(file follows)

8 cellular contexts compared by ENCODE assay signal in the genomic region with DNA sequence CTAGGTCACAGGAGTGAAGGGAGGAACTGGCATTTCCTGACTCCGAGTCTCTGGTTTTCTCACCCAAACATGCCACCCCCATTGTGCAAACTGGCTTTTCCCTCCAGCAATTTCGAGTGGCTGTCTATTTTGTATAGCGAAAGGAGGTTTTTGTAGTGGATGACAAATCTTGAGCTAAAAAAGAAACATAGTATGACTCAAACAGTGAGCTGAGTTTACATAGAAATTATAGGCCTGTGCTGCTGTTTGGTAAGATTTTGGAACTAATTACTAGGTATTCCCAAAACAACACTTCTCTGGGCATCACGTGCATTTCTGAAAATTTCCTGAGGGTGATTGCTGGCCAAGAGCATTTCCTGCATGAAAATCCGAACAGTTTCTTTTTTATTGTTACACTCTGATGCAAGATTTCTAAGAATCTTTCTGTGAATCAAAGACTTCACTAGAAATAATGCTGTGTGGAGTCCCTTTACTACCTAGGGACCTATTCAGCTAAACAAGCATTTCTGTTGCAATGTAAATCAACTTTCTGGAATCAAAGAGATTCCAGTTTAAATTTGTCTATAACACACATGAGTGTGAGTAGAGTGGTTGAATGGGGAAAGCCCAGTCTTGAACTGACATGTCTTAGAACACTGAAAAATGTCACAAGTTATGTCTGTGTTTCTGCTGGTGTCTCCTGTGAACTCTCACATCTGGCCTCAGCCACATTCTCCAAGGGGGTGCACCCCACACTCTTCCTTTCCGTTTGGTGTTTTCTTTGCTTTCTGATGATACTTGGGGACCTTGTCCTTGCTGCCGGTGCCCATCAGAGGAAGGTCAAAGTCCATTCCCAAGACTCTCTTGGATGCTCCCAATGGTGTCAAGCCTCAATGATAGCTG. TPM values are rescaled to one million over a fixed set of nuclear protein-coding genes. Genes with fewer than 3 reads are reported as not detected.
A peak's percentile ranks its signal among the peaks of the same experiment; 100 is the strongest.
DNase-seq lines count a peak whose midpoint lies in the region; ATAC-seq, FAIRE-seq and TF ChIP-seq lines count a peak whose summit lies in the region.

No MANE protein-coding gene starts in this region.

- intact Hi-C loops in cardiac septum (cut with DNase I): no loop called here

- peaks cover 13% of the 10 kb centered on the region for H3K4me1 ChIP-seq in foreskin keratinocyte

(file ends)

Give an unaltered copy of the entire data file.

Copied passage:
8 cellular contexts compared by ENCODE assay signal in the genomic region with DNA sequence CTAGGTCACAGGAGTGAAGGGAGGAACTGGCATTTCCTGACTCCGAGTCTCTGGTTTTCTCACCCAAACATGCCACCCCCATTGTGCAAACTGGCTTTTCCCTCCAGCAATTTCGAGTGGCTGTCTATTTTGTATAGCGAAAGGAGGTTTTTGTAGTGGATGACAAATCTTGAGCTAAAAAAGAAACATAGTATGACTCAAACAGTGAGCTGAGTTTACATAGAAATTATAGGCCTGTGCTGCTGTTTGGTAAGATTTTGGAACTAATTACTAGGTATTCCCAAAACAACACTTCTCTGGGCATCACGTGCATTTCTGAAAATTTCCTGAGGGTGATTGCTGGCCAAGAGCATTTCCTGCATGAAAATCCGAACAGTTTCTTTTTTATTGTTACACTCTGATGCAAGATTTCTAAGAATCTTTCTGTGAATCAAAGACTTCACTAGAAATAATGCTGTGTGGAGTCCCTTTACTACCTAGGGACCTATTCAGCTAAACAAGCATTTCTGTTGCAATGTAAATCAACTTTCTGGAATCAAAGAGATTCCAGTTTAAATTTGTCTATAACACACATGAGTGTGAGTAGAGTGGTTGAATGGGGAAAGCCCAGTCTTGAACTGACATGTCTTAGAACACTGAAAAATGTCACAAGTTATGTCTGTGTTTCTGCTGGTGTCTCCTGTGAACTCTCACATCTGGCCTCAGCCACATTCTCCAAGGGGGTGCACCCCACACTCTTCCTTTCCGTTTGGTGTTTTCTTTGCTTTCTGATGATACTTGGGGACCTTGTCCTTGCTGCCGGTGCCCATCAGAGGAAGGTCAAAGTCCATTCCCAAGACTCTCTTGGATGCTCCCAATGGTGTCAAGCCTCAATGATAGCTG. TPM values are rescaled to one million over a fixed set of nuclear protein-coding genes. Genes with fewer than 3 reads are reported as not detected.
A peak's percentile ranks its signal among the peaks of the same experiment; 100 is the strongest.
DNase-seq lines count a peak whose midpoint lies in the region; ATAC-seq, FAIRE-seq and TF ChIP-seq lines count a peak whose summit lies in the region.

No MANE protein-coding gene starts in this region.

- intact Hi-C loops in cardiac septum (cut with DNase I): no loop called here

- peaks cover 13% of the 10 kb centered on the region for H3K4me1 ChIP-seq in foreskin keratinocyte